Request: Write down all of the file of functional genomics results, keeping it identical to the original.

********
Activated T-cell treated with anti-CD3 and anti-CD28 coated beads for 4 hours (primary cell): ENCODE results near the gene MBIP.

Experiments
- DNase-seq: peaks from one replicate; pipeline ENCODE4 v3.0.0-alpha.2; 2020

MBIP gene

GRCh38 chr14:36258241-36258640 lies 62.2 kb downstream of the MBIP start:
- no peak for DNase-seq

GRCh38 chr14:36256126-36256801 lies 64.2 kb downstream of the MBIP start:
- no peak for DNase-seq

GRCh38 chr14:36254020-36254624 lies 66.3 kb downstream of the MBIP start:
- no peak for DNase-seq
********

Activated T-cell treated with anti-CD3 and anti-CD28 coated beads for 4 hours (primary cell): ENCODE results near the gene MBIP.

Experiments
- DNase-seq: peaks from one replicate; pipeline ENCODE4 v3.0.0-alpha.2; 2020

MBIP gene

GRCh38 chr14:36258241-36258640 lies 62.2 kb downstream of the MBIP start:
- no peak for DNase-seq

GRCh38 chr14:36256126-36256801 lies 64.2 kb downstream of the MBIP start:
- no peak for DNase-seq

GRCh38 chr14:36254020-36254624 lies 66.3 kb downstream of the MBIP start:
- no peak for DNase-seq